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Hooked: How to Build Habit-Forming Community Systems

Nir Eyal

What’s the last app you used? What site do you check more than once a day? What’s the last thing you posted to Instagram or Pinterest? Nir Eyal, author of Hooked, says the HOOK is an experience designed to connect user’s problems to your solution with enough frequency to form a habit. The HOOK can be broken down into four parts.

  1. Trigger:  External triggers are CTAs we see all around us daily. Click here, buy now, download this. Internal triggers is the info for what to do next through an association in the user’s memory. Internal triggers are based on places, routine, emotion, and situations. What triggers you when you’re bored, lonely, or unsure? Do you know your customer’s internal trigger? What itch are you going to scratch?
  2. Action: The simplest behavior in anticipation of getting a reward like scrolling down on a feed, searching, or playing a video on YouTube.  According to BJ Fogg, for any behavior to occur we need motivation, ability and a trigger. The factors that can increase or decrease motivation include seeking pleasure, avoiding pain, seeking hope, avoiding fear, seeking acceptance, and avoiding rejection. The factors that affect ability are time, money, physical effort, brain cycles (how difficult is it to understand), social deviance, and non-routine. The user’s level of motivation and ability determine if action will occur.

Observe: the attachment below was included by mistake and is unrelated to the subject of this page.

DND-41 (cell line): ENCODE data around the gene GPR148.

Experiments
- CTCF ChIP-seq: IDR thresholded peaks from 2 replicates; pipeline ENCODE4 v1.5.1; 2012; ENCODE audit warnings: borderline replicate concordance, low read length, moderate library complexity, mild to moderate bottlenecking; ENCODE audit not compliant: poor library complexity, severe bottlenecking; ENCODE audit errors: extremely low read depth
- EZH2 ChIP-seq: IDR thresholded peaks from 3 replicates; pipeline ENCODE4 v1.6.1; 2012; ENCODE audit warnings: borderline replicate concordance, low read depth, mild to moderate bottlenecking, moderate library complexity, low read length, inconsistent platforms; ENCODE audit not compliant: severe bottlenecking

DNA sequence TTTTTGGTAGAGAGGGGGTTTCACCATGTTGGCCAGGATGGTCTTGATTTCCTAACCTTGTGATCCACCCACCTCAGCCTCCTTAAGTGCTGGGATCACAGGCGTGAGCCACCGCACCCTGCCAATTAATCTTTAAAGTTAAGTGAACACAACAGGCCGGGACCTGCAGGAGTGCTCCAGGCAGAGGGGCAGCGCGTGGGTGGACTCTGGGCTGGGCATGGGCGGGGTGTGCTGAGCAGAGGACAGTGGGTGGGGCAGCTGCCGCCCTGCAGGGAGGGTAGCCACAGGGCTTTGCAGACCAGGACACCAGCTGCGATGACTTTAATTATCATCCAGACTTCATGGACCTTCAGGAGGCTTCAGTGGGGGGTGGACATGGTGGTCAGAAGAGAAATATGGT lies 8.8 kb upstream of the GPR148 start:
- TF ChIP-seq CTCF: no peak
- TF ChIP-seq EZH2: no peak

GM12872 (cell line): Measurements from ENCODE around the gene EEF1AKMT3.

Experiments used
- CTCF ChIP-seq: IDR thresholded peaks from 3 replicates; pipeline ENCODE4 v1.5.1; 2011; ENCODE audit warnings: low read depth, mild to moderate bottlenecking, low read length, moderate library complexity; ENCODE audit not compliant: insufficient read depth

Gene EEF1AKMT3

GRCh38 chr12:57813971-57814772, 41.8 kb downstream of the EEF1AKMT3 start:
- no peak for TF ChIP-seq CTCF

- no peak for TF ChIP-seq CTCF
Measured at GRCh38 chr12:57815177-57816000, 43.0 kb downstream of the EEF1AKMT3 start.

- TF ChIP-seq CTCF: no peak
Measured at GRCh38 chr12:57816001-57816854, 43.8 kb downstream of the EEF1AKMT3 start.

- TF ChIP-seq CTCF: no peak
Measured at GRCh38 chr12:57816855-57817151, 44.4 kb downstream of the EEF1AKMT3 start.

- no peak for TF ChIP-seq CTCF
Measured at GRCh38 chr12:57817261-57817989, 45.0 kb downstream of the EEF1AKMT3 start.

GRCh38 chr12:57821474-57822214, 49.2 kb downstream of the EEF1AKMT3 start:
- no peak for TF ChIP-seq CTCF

3. Reward: Scratch that itch. Our reward system activates with anticipation and calms when we get what we want. There is a way to supercharge the stress of desire because the unknown is fascinating. Variability causes us to increase focus and engagement and increases behavior.
  4. Investment: Users “invest” for future benefits. Money, social capital, personal data, time, effort, and emotional commitment.

Get your users to pass through the trigger again by loading the next trigger and store value through content, data, followers and reputation. Each pass through the hook helps shape users preferences and begin to form habits. What responsibility do we have when changing user behavior? The world is full of problems to fix.

Editor’s Note:  We’re live from the #CMXSummit all day today at Dogpatch Studios in San Francisco.  We’ll be covering all of the sessions, but you can livestream the event as well: http://bit.ly/cmxlive 

Photos by Abby Sturges.  See more of her work on abbysturges.com

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About the author

Ashley McGregor Dey

Ashley is based in San Francisco and currently heading up Social Media for Indiegogo. She's passionate about community building, comics, and cupcakes. Follow her on Twitter @ashlaf.

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